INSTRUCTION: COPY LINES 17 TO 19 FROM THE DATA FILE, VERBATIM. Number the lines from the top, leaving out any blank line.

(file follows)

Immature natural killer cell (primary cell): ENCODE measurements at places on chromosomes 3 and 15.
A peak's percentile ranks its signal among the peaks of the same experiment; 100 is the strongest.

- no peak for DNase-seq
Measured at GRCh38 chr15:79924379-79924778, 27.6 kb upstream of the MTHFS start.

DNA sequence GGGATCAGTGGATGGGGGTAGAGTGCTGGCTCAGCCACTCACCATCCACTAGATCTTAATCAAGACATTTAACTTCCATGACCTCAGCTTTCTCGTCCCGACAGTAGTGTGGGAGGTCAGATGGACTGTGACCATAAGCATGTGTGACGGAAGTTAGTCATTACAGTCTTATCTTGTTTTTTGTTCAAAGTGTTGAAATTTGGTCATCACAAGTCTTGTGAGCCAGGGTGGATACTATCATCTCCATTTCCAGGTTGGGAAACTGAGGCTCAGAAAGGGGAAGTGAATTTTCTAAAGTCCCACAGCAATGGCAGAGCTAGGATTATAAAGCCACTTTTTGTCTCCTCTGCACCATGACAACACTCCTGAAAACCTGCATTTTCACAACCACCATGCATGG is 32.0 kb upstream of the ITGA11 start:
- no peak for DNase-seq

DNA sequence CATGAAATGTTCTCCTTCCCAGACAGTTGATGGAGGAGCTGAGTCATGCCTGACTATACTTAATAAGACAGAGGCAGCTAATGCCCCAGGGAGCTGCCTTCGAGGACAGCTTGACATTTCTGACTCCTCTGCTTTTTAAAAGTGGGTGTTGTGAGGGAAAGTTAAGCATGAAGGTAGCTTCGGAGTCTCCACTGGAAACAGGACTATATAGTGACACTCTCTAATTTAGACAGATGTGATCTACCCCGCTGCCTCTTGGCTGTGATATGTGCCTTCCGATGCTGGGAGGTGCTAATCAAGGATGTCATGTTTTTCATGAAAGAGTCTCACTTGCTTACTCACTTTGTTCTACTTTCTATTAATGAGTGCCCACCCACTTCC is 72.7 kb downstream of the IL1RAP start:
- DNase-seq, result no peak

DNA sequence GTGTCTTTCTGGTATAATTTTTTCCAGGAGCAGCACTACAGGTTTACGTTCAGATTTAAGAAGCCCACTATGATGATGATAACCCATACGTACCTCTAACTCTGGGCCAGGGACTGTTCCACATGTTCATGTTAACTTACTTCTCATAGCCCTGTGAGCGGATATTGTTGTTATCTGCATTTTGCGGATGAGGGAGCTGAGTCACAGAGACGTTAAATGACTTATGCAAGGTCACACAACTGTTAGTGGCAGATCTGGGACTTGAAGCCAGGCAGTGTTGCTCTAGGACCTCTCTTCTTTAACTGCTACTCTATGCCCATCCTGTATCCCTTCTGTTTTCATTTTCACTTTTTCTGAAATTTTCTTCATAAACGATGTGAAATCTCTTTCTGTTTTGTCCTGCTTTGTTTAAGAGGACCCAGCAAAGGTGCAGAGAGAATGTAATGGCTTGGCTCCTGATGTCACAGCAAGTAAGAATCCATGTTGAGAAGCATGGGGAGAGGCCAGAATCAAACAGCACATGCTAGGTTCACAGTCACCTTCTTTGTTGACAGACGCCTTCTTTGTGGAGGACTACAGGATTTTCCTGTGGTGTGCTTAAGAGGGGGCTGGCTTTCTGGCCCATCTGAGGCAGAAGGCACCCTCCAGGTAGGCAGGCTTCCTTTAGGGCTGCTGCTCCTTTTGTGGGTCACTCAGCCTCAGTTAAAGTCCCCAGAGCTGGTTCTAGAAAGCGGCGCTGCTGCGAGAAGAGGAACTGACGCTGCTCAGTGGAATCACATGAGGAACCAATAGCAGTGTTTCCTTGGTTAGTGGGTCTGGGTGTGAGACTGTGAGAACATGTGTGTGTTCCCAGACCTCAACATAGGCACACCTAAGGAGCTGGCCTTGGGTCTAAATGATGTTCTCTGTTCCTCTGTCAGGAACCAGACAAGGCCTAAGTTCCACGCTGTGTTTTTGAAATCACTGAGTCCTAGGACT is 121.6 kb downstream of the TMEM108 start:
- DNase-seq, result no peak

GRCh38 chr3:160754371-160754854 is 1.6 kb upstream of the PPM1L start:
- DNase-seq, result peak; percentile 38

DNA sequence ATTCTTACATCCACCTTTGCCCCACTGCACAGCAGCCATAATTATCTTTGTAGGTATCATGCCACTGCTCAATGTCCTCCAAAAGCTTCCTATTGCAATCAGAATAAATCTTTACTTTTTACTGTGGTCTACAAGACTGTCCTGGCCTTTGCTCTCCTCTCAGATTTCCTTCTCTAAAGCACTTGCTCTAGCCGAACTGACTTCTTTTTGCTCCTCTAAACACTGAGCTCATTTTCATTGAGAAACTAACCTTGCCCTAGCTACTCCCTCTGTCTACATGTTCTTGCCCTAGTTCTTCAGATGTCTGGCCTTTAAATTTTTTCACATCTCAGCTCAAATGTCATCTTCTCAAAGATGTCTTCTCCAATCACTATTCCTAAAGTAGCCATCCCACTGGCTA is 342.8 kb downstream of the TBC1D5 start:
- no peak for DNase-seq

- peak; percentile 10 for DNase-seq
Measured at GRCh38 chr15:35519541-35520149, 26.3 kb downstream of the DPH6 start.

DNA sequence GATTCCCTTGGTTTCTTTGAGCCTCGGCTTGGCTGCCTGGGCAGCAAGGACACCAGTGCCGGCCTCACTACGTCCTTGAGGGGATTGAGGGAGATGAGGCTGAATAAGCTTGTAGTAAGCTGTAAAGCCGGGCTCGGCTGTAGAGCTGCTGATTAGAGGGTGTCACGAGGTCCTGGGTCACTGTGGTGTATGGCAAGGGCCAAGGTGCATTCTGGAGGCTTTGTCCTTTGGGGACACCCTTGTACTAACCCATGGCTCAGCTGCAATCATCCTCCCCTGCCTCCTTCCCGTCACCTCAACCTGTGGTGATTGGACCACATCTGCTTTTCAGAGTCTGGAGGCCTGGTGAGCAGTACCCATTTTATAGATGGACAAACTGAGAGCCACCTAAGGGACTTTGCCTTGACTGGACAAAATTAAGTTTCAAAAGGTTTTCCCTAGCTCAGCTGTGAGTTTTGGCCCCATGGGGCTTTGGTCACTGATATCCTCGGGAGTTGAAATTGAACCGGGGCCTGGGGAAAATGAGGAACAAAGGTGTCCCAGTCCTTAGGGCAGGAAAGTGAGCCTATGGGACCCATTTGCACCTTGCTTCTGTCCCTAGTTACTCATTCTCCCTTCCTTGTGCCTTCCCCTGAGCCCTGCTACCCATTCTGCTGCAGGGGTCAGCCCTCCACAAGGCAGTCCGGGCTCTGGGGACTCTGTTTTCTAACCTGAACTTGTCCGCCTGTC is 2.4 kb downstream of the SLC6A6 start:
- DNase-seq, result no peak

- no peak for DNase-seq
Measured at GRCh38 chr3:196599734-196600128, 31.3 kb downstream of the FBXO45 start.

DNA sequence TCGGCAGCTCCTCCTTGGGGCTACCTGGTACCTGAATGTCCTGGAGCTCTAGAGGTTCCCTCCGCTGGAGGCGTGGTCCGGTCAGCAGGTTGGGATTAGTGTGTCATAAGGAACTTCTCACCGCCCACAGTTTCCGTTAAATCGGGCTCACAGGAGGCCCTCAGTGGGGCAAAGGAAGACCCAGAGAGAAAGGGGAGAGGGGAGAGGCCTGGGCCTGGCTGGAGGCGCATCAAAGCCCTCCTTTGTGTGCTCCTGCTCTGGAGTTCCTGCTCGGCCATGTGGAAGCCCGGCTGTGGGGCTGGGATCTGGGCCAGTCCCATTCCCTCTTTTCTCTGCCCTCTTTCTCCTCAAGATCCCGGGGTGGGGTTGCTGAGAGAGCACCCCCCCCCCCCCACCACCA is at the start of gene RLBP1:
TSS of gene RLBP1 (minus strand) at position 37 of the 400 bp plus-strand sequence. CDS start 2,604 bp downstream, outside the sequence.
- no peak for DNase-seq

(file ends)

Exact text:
DNA sequence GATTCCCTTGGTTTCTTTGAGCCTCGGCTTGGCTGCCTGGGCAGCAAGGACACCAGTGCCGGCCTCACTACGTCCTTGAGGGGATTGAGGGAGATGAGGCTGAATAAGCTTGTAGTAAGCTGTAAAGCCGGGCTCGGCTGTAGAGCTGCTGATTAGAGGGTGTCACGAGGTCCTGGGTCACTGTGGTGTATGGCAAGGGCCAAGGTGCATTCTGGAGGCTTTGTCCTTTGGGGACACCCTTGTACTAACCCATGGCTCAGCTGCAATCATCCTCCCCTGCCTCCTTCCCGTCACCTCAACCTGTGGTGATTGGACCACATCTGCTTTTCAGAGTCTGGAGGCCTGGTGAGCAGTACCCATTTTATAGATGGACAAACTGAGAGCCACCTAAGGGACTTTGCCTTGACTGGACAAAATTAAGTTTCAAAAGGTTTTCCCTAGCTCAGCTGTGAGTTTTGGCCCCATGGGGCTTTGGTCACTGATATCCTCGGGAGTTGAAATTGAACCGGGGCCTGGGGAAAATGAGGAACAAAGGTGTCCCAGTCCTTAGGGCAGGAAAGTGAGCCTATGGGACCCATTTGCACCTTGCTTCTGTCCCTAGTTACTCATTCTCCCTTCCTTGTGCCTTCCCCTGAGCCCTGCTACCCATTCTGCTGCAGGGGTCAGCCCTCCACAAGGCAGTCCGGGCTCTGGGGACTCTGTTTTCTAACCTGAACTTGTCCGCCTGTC is 2.4 kb downstream of the SLC6A6 start:
- DNase-seq, result no peak

- no peak for DNase-seq